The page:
Limelight Networks isn’t living up to its name, so far.
The company operates a digital network used by music companies to distribute songs legally over the Internet. That means a lot of people use the company’s technology to download songs, but most don’t know it.
"You’ve heard us, but you haven’t heard of us," said William Rinehart, president and chief executive.
But the company may be more in the spotlight as the music industry tries to figure out how to encourage consumers to buy their products legally.
In the latest skirmish between the industry and music listeners, the Recording Industry Association of America has filed hundreds of lawsuits against computer users who shared music files over the Internet. By offering a low-cost way to download songs legally, Limelight could play significant role in helping the music industry deal with piracy.
"We help media companies monetize their content," is how Rinehart describes the mission of his company, which operates its network center at 2220 W. 14th St., Tempe. The company is in the process of moving its headquarters from Phoenix to the Tempe site, bringing all 30 of the company’s employees to the East Valley.
Limelight provides the electronic storage capacity for hundreds of thousands of songs and the digital network to distribute music and radio webcasts via the Internet for numerous entertainment companies such as BuyMusic.com, Musicmatch, Wind-up Records, RadioFree Virgin, Jimmy Buffett’s Radio Margaritaville, radioio and QuePasa.com.
The company also has developed software that allows a personal computer user to download multiple songs with just one click. Limelight has a patent pending on the process.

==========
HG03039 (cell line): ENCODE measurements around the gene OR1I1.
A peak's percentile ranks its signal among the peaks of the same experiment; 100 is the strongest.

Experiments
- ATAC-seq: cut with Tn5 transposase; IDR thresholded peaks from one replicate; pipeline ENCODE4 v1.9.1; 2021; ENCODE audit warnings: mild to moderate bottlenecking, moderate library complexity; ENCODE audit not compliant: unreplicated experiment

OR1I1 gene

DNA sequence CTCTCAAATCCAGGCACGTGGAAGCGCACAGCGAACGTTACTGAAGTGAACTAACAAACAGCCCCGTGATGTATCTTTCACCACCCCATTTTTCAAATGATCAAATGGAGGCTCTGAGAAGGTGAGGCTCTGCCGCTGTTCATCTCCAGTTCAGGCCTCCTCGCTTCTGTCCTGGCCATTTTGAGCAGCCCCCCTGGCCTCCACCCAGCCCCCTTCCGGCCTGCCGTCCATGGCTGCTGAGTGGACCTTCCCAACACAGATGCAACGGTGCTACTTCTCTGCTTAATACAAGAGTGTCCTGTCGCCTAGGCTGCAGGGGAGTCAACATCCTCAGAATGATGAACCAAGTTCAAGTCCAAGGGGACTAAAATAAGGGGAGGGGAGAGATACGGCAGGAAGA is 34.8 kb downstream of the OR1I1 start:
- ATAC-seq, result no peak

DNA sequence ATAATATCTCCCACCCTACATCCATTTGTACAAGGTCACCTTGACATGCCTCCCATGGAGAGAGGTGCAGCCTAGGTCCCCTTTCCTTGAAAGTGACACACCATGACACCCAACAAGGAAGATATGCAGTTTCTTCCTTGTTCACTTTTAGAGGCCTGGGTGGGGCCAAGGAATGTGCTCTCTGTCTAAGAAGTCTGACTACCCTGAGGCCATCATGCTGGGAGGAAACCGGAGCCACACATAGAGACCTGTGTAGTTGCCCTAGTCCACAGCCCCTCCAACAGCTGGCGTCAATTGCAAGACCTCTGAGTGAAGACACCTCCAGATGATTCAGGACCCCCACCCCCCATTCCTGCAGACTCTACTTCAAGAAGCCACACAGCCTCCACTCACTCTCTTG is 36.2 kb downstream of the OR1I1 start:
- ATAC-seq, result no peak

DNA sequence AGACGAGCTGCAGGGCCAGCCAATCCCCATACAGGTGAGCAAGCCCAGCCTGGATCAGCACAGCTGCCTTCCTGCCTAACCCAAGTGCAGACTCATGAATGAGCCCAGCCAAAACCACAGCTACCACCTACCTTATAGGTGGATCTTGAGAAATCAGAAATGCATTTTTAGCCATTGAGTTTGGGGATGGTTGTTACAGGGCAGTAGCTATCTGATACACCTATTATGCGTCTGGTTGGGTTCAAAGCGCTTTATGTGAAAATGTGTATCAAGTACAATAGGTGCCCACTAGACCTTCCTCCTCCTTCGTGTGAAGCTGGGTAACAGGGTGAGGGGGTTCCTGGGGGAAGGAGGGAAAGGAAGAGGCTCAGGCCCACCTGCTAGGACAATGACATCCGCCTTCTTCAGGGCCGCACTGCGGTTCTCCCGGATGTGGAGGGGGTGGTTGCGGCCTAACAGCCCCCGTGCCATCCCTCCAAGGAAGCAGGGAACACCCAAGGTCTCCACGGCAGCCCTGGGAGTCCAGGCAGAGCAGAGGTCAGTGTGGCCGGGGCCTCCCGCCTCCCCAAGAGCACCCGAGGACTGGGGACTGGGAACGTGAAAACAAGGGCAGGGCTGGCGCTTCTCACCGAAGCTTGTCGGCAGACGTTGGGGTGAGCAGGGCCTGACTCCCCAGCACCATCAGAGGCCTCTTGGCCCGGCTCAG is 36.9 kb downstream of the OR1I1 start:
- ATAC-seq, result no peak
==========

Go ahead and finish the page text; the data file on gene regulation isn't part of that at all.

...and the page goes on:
Although illegal sharing of music files probably will never be completely eliminated, Limelight executives believe that making legal downloads cheaper and easier could curb the popular practice.
"The future success of both the recording industry and Internet music industry requires a shared commitment to enhancing legal downloading opportunities," said David Rice, Limelight’s vice president of marketing and channel development.
The company also has technology to deliver movies across the Internet, preparing for what may become a popular means of movie distribution.
Rinehart said the company also is working with the Phoenix Coyotes hockey team to send streaming video of postgame player and coach interviews to fans viewing the Coyotes’ Web site (www.phoenixcoyotes.com).
Timing has been the secret of success for Limelight. The company was founded in 2001 by Rinehart and two other entrepreneurs, Nathan Raciborski and Allan Kaplan, who all earned fortunes by developing and selling an Internet service provider in the late 1990s before the dot-com bust. They decided to reinvest in the entertainment distribution business because "we understand the distribution of content, and we knew the music companies wouldn’t let college kids steal their music forever," Rinehart said.
The privately held company also was able to acquire network equipment cheaply from another firm that changed its business model when the slump hit.
Limelight is generating positive net income, and Rinehart plans to invest more to expand the business. Eventually Limelight could be a tempting acquisition candidate for a major telecom company once that sector recovers, he said.
"For the rest of this year and through 2004 we will grow the company," he said. "In 2005 we will take a look at our options."